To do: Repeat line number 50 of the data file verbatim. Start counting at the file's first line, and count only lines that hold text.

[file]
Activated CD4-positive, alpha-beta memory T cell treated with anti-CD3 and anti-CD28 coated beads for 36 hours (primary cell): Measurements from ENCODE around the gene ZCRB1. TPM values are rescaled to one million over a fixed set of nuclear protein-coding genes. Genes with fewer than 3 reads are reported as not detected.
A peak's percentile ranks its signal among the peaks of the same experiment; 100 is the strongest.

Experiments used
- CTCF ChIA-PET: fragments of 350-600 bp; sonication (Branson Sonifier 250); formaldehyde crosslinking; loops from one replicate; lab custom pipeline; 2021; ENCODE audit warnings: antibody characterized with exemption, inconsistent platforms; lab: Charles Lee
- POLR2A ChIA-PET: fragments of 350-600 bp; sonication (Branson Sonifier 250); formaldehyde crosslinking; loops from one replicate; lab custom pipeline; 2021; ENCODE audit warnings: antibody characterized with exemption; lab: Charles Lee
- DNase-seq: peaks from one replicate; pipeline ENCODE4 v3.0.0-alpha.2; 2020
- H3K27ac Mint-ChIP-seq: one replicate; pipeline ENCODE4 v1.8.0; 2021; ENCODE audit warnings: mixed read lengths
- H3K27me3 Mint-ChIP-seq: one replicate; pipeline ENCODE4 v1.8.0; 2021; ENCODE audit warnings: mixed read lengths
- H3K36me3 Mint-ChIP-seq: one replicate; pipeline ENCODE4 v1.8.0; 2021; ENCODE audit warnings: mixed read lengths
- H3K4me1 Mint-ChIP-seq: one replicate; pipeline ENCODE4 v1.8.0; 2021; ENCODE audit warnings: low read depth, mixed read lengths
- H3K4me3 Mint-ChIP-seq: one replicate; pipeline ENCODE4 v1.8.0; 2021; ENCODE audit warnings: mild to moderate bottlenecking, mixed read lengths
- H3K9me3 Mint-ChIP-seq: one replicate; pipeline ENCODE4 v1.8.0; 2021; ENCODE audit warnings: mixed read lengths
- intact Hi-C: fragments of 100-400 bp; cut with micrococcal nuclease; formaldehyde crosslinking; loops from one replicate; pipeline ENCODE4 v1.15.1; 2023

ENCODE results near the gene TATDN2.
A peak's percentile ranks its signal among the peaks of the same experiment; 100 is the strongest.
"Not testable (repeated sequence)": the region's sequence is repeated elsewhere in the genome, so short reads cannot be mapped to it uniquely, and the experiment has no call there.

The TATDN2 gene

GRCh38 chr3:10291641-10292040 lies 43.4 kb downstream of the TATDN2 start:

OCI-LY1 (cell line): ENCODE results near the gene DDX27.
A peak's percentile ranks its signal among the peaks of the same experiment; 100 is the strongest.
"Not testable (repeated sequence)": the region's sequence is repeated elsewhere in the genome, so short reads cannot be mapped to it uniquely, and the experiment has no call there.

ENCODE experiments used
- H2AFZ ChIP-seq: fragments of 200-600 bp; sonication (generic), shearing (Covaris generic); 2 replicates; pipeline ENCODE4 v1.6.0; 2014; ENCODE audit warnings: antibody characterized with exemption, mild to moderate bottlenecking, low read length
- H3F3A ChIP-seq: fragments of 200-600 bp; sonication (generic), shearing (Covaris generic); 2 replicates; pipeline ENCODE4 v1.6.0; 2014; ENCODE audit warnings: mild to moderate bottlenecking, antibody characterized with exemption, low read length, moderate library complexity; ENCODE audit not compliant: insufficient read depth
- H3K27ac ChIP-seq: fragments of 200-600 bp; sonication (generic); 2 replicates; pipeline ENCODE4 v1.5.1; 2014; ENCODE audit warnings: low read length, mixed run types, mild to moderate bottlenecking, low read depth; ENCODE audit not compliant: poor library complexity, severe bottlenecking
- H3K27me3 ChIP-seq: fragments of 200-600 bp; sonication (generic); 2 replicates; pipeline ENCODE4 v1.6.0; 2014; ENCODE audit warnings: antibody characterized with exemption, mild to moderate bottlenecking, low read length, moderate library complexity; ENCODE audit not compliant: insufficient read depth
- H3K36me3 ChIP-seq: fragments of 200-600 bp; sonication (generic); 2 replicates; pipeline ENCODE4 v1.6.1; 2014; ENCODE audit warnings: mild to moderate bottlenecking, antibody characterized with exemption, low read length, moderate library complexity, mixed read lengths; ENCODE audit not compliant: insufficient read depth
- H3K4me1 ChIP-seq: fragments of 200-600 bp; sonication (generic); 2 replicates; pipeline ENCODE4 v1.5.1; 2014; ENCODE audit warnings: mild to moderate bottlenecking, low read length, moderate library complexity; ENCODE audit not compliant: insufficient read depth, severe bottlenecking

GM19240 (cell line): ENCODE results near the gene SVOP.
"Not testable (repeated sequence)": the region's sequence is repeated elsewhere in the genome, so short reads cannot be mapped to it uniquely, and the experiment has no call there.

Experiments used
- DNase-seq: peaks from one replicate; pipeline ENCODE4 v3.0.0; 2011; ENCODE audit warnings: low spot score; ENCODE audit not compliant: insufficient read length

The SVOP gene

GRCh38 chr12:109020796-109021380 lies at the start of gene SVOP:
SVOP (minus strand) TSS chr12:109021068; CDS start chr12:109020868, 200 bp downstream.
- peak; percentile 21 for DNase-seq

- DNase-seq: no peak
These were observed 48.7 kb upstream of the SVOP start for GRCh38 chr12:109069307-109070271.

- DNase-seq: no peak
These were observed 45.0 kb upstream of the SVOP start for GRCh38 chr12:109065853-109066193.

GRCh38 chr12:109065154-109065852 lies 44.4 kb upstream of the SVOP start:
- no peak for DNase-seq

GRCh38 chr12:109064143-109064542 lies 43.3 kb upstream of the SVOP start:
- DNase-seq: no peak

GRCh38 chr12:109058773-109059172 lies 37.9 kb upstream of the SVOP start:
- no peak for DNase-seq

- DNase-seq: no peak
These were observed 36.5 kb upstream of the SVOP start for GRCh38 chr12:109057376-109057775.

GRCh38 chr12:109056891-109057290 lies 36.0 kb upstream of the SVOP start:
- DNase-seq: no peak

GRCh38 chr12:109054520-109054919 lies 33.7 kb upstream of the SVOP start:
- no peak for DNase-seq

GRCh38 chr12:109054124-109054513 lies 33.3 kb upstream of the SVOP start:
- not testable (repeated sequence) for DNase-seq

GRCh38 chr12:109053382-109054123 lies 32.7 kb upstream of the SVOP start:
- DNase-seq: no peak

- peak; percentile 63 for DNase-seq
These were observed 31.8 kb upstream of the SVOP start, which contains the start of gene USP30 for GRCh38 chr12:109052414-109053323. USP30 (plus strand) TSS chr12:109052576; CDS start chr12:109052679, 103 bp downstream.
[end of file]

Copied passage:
- DNase-seq: no peak